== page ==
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PAPER MAGAZINE
The Cinematic Unabomber


By MARY VIVIAN PEARCE

Van Smith is a dead ringer for the Unabomber, Ted Kaczynski. "I sometimes get stopped on the street," Smith says. "Even my own mother thinks I look like him."

Smith, like his Unabomber doppelgänger, is a terrorist - only he attacks the fashion world. To many John Waters fans, however, Van Smith isn't a villain but a hero whose greatest achievement was the creation of Divine's outrageous - and now famous - look more than 30 years ago, a look feared and hated by most mainstream drag queens of that time. Decades before drag was trendy, Smith's look for Divine mocked drag queens, who wanted to look like Miss America. Waters recently reminded me that it was Smith's idea to shave Divine's hairline back to the top of his head, just to allow more room for eye makeup. "Smith's look for Divine was like Jayne Mansfield meets Clarabell," he said.

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Smith called me last October to schedule my costume fitting for CECIL B. DEMENTED. I've been in every one of Waters' movie - I was one fo the regular actors for Dreamland, his independent production compnay, which made all of his movies up to and including DESPERATE LIVING (1977). In CECIL, Susan Lowe - another Dreamland diva, who played Mole in DESPERATE LIVING - and I portray matronly suburban G-rated moviegoers. We throw candy at the kidnapped movie star (Melanie Griffith) and her X-rated outlaw film crew, while making insulting remarks about the credentials of the director (Stephen Dorff).

At the fitting, Smith was shocked when I told him that I didn't know my dress size. His voice soared to a honey-coated falsetto: "Susan didn't know her size either." I'm like, "Magnolia Mouth, calm down." the film crew characters in CECIL remind Smith of working on the Dreamland movies. "I like the irreverence, the breaking taboos, the stuff that the mainstream doesn't want to tackle," he says. "In a lot of ways, it was like working with Divine."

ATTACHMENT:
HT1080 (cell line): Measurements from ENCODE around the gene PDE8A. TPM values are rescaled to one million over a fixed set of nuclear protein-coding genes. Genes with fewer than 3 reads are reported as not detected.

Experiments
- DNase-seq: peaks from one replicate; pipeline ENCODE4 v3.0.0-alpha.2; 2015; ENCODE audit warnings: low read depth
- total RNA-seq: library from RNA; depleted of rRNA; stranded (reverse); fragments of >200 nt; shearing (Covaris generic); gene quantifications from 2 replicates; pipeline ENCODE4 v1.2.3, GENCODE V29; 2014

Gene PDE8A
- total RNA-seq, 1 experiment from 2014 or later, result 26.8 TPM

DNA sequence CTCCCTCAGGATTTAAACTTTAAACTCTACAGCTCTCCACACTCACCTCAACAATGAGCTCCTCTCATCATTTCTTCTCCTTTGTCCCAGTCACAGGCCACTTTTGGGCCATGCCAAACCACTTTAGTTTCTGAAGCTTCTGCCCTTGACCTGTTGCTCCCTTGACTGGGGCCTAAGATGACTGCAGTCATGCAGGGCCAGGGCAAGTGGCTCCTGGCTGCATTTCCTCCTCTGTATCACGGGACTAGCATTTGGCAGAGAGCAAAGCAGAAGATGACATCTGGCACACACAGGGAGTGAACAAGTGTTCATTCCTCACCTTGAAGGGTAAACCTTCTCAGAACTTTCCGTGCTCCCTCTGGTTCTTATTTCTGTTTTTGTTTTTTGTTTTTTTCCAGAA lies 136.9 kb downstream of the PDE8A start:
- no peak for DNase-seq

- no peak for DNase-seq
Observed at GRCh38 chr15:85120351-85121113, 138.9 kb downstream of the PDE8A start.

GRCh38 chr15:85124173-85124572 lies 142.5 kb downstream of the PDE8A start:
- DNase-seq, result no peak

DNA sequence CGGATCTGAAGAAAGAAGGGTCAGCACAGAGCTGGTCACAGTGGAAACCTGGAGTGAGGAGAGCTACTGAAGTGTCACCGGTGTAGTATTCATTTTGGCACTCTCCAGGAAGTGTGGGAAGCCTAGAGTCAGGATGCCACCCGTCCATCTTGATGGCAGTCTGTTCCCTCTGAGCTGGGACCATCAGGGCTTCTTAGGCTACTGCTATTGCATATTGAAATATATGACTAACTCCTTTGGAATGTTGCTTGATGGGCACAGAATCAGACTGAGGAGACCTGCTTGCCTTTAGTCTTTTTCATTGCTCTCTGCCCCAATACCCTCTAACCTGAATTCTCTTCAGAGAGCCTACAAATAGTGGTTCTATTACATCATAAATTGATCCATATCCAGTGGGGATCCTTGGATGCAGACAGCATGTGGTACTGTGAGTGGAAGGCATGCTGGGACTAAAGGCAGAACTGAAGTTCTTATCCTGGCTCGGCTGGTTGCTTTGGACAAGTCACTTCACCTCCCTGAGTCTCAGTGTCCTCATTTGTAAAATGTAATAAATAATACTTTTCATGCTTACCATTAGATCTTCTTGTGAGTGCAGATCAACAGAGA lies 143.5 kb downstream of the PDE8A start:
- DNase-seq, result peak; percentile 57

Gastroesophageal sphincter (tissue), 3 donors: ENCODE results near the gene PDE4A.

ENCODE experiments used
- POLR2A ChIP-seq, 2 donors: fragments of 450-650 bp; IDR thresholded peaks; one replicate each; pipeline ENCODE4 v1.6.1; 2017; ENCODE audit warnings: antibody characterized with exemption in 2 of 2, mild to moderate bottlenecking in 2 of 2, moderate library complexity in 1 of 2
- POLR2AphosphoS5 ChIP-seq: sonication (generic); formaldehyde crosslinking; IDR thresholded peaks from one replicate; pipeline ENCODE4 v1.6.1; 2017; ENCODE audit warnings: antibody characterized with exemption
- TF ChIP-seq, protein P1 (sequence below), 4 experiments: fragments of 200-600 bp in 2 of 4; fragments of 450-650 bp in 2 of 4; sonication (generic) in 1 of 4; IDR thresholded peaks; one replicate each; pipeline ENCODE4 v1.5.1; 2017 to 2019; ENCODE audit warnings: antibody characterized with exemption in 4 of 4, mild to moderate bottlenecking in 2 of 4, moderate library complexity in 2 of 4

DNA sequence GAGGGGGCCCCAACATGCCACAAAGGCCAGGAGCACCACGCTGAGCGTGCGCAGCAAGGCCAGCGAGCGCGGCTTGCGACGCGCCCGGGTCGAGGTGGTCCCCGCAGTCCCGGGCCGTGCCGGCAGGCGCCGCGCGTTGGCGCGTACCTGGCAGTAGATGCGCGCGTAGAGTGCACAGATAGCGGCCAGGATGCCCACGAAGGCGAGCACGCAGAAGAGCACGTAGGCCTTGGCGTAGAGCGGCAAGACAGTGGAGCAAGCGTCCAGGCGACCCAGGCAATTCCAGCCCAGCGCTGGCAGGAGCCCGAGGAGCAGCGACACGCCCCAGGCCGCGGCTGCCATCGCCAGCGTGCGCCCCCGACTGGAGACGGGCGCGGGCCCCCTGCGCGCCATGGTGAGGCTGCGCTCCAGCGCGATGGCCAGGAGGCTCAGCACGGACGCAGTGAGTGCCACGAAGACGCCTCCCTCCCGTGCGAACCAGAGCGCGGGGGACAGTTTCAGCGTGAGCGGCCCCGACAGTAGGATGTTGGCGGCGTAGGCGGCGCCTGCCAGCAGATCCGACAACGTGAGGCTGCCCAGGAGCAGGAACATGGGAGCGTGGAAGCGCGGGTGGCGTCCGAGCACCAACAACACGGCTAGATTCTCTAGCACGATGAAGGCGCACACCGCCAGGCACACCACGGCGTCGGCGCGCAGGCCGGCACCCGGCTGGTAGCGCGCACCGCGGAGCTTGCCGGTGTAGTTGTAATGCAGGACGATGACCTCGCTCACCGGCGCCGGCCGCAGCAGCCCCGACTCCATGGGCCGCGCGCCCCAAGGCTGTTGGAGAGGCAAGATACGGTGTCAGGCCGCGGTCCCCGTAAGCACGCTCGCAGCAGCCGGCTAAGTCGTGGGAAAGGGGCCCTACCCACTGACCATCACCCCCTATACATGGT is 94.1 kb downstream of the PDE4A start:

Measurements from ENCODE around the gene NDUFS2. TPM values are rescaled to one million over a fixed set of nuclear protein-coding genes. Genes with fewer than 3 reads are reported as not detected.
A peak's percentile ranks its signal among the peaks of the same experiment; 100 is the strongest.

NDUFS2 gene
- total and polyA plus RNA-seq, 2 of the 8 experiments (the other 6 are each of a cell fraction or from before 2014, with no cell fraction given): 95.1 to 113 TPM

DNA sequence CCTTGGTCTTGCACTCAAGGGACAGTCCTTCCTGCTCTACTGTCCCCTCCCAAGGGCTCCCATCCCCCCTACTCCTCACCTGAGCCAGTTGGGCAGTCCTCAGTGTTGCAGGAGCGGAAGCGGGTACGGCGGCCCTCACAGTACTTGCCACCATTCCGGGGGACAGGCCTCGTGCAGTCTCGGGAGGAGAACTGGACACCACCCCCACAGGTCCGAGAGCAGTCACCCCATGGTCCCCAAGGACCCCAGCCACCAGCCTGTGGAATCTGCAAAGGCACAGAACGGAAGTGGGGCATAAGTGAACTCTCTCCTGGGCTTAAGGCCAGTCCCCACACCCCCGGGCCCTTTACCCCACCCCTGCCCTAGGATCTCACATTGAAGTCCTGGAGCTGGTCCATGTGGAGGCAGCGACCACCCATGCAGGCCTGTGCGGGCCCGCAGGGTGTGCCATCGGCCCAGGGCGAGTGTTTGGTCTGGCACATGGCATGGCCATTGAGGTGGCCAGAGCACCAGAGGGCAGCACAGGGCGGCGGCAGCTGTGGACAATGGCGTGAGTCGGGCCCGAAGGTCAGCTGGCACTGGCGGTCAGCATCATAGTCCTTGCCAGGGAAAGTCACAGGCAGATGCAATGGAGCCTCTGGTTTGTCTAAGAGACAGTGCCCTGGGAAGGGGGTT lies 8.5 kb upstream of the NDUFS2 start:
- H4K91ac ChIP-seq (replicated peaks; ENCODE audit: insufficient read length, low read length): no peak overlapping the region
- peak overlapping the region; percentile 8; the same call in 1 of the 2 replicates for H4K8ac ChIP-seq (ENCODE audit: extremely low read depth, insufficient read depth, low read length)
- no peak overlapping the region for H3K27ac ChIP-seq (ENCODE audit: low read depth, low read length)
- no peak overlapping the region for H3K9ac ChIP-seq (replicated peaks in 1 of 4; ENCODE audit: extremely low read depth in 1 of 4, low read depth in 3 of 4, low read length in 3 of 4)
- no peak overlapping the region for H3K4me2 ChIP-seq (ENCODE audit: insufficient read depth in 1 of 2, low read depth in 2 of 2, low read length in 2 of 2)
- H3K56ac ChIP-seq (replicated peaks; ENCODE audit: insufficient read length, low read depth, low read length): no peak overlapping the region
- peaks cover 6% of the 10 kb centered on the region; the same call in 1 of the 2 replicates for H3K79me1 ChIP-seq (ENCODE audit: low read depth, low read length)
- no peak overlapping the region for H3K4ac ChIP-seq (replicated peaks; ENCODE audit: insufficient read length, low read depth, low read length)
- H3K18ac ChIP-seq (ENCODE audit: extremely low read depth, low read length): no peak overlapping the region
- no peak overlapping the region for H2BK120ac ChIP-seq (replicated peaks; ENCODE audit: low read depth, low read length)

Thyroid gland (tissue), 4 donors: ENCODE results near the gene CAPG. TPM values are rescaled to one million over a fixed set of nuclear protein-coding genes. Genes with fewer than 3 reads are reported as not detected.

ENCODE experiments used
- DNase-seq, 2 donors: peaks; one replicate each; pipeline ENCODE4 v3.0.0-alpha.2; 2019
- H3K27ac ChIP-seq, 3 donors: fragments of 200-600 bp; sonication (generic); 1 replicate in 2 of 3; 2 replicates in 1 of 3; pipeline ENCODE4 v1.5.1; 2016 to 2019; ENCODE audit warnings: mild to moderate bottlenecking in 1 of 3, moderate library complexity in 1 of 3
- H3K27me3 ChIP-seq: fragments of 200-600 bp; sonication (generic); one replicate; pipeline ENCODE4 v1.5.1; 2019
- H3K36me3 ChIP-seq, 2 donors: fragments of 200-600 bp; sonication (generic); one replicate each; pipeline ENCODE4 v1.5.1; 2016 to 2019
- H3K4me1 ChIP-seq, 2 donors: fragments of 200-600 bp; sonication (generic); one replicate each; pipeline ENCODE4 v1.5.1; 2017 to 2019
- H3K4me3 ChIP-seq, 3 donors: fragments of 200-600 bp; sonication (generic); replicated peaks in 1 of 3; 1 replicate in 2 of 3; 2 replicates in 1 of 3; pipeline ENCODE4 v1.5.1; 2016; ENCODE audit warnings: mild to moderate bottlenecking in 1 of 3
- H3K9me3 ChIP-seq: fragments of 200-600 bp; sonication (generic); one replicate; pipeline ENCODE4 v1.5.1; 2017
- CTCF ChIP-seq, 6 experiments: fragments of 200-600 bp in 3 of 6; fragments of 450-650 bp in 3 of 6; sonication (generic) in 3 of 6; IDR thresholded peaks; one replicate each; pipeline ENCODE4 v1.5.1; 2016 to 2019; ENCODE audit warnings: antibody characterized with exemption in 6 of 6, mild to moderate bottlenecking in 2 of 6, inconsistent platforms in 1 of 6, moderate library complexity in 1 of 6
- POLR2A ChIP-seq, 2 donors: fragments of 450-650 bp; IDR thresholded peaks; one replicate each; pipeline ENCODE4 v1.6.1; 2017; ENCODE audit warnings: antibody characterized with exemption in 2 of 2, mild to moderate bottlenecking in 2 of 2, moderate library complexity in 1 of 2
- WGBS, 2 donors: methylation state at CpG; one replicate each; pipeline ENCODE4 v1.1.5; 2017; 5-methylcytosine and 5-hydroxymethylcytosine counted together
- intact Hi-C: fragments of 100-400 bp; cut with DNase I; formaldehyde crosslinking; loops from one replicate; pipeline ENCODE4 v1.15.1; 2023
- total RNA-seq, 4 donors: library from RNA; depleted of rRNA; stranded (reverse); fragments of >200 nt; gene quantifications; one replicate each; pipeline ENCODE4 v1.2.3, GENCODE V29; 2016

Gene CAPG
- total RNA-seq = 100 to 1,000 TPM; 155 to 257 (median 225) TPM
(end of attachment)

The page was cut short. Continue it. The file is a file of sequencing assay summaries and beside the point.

Thirty years ago, Smith met Waters at the Marlboro Apartments in Baltimore. "Everyone lived there," Smith says, referring to the Dreamlanders and all his other old friends, including set designer Vincent Peranio and me. "We all smoked pot and tripped on LSD." We were all studying at the Maryland Institute College of Art, which was well within staggering distance of the Marlboro.

Like Smith, Peranio has been working and socializing with Waters for over 30 years. The three men have been friends and collaborators for so long that they no longer use complete sentences: Waters says they just use "keywords." Peranio calls it "a kind of shorthand we really got to know in Provincetown." In the late 60's, many of the Dreamlanders spent time in Provincetown, Massachusetts, much to the chagrin of the locals. The movie troupe from Baltimore shoplifted, skipped on rent, staged fake accidents in order to sue for damages and generally terrorized the town so much that they became known, as Waters notes in SHOCK VALUE, as the "Hillbilly Rip-offs." Peranio says that despite their long association, Smith "still amazes and inspires me."

Waters shares those fuzzy feelings: "Van Smith is the only costume designer with whom I've ever worked. He's hard-core Dreamland royalty, a fashion terrorist who understands what my characters would wear before and after I write them. His costumes have been a huge part of any success my films have had. I can't imagine making a movie without him."